- How Does Git Work?: How do changes become part of the history of a repository? What is a tree? What is branching? How does Git track the history of a project? These are all basic questions you should be able to answer before you delve too deep into Git.
- Setting Up a Repository: With some basic knowledge of Git, you will be ready to start a repository, which is a folder in which Git tracks code. You should learn how to set up a repository from scratch or download a repository from an existing source.
- Pushing a Commit: Once you have set up a repository, you should learn how to add a file to the staging area, add the files in the staging area to a commit, and push a commit to a remote repository.
- Inspecting a Repository: You should know how to view the status of a local repository and how to look at the history of a repository. You should also feel comfortable navigating between different branches in a repository.
- Pulling Changes: You should be able to check for changes on a remote repository and pull those changes to your local copy of the repository.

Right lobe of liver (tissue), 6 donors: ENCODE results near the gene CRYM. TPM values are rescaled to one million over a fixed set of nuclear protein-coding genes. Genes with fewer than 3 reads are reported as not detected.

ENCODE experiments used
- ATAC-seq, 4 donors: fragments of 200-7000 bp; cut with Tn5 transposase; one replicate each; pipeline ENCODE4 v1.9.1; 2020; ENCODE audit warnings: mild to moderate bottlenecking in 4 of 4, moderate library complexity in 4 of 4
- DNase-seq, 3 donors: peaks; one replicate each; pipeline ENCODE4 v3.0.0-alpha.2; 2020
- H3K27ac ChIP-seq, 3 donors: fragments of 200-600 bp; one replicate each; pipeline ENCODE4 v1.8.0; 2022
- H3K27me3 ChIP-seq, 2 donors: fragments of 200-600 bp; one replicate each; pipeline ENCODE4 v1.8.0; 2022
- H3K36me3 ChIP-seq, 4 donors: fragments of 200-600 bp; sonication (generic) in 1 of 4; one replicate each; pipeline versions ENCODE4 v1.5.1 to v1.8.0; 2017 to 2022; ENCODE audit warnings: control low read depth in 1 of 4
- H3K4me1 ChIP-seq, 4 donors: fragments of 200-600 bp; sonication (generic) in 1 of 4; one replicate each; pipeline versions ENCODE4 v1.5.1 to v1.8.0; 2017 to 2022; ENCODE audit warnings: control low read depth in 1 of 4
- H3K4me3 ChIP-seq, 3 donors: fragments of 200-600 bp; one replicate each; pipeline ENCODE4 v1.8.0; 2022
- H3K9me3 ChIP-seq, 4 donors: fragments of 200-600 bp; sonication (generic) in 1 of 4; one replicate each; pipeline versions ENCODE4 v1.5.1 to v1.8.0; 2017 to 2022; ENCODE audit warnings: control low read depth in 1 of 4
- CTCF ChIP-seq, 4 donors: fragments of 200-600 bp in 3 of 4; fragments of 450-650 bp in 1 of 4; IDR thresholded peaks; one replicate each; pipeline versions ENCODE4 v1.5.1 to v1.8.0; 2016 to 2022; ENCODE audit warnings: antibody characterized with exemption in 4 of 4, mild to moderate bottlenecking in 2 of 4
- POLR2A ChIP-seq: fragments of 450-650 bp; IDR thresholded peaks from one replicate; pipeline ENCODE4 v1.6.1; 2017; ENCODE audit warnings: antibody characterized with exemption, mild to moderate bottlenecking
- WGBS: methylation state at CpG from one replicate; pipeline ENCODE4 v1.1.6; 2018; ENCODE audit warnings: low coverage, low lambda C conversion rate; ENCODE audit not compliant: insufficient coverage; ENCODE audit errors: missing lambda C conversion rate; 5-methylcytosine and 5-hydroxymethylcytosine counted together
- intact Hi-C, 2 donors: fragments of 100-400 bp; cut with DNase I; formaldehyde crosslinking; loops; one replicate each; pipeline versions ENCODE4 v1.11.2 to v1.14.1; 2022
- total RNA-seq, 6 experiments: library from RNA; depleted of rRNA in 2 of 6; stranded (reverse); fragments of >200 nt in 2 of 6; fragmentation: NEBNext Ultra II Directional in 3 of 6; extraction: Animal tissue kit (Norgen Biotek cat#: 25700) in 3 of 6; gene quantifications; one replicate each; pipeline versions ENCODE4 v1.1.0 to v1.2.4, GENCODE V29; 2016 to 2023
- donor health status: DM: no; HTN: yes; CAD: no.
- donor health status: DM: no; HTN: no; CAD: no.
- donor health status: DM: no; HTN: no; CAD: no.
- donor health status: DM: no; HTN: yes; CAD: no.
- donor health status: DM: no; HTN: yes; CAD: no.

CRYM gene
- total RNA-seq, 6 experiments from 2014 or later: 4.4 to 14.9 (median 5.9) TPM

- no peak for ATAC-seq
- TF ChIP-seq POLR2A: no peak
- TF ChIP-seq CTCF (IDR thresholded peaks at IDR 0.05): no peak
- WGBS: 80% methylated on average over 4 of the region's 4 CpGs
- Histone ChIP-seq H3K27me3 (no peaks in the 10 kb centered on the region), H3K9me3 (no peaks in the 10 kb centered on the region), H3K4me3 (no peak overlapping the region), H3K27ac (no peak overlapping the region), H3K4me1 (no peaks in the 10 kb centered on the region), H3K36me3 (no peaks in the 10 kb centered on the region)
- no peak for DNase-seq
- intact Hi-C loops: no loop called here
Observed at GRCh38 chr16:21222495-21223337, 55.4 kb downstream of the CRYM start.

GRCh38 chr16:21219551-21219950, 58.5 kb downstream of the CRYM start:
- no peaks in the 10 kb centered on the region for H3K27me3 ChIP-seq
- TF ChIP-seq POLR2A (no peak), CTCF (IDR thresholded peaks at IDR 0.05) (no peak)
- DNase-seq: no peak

These features make up the basics of the Git version control system and will take you a long way in your programming career. There are other more advanced features that you may need to learn about as you pursue a career in programming, however. For instance, you will need to learn about diffs, merging, and more.
How Long Does it Take to Learn Git?
You can start using a Git repository and logging your code within a few hours of playing around with Git. You will then need to spend a few weeks learning about more advanced features like viewing the history of a project and using them in practice. To learn enough about Git to use the tool in a professional environment, you will need a few months of experience using the tool.
Should I Learn Git?
Git is used by a large percentage of developers to track contributions to software projects. Git is not exclusively used in any type of programming: data analysis, web developers, software engineers, and more all use Git to track code.
Git is easy to use and will help you keep track of your own code and your contributions to team projects. If you want to pursue a career where you will be writing code, knowing Git is almost essential. Many workplaces list Git as a good-to-have skill. In this case, it is probably ok to learn Git as you go. This is because it does not take too long to learn Git; you can learn this skill on the job.
Good luck on your learning journey!